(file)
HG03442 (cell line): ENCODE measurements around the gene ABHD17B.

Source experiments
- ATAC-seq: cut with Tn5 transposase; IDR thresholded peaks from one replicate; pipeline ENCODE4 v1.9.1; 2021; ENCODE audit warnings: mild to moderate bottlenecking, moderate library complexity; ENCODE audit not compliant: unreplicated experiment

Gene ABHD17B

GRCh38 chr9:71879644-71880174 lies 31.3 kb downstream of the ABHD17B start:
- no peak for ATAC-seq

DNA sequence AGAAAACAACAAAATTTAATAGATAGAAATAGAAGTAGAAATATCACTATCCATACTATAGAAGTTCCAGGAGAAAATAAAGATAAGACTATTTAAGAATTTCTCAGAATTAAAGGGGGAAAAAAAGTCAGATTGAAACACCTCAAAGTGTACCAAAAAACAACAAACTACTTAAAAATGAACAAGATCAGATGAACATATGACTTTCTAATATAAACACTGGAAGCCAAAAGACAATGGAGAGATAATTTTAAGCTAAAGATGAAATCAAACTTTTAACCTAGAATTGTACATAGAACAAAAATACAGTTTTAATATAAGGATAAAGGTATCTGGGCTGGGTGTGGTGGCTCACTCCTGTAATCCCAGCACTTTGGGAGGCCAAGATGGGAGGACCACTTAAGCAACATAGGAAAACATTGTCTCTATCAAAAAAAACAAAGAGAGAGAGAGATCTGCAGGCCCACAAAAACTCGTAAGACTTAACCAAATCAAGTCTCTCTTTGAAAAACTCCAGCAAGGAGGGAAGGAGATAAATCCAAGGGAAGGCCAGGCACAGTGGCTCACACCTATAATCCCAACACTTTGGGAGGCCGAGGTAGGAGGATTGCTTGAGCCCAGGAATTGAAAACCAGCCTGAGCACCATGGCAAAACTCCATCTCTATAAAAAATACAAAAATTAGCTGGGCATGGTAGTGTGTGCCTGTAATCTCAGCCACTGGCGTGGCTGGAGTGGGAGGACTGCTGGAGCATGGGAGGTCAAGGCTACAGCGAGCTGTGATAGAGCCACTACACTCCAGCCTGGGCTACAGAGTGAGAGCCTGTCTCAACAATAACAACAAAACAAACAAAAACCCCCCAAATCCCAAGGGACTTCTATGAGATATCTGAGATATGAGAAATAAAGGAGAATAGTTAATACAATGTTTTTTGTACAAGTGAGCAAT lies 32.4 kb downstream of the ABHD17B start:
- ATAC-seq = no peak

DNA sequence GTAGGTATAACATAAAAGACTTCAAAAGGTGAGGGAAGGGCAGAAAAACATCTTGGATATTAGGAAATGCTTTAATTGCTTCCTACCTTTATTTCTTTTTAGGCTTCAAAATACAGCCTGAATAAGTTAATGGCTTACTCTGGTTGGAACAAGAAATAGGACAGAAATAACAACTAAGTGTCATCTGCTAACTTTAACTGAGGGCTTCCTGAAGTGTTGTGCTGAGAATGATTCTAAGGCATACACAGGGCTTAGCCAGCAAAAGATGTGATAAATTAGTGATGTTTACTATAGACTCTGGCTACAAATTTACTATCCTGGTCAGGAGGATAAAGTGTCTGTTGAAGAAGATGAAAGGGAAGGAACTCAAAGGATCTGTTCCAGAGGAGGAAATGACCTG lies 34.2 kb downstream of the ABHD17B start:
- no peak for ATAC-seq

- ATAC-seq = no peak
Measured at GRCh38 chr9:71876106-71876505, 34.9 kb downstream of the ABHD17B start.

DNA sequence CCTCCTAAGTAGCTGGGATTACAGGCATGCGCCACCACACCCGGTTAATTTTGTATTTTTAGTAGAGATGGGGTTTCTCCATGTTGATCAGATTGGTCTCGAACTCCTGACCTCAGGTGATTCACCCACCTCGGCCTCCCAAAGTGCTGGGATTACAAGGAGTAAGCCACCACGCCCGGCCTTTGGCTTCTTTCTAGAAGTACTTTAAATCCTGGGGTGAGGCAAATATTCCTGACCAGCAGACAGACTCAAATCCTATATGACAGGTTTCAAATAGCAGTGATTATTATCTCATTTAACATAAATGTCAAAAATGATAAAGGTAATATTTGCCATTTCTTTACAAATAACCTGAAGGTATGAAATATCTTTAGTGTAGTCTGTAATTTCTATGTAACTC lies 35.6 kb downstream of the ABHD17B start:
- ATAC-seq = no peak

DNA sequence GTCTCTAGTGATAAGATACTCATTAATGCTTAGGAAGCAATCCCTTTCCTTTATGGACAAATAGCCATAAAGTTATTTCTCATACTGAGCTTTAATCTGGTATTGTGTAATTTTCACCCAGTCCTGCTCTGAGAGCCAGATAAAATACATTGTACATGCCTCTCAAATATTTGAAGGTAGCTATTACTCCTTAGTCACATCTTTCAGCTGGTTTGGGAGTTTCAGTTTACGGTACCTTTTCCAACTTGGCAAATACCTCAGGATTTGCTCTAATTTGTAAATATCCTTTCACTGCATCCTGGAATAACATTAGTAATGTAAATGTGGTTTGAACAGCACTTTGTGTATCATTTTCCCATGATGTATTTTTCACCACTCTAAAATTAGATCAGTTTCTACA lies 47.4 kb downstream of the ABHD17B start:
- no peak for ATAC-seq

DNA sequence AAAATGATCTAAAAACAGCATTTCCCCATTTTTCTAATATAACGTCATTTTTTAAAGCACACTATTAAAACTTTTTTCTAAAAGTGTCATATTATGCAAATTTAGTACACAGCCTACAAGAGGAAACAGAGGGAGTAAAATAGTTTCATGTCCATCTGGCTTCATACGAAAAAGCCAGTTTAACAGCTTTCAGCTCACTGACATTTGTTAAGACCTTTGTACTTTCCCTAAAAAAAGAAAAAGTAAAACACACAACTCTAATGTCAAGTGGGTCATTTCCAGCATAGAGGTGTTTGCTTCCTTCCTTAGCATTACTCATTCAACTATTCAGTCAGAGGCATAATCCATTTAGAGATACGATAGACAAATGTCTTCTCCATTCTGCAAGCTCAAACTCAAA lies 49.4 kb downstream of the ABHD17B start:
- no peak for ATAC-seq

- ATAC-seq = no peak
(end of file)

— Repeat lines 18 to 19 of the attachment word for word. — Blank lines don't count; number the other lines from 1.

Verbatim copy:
- no peak for ATAC-seq

- ATAC-seq = no peak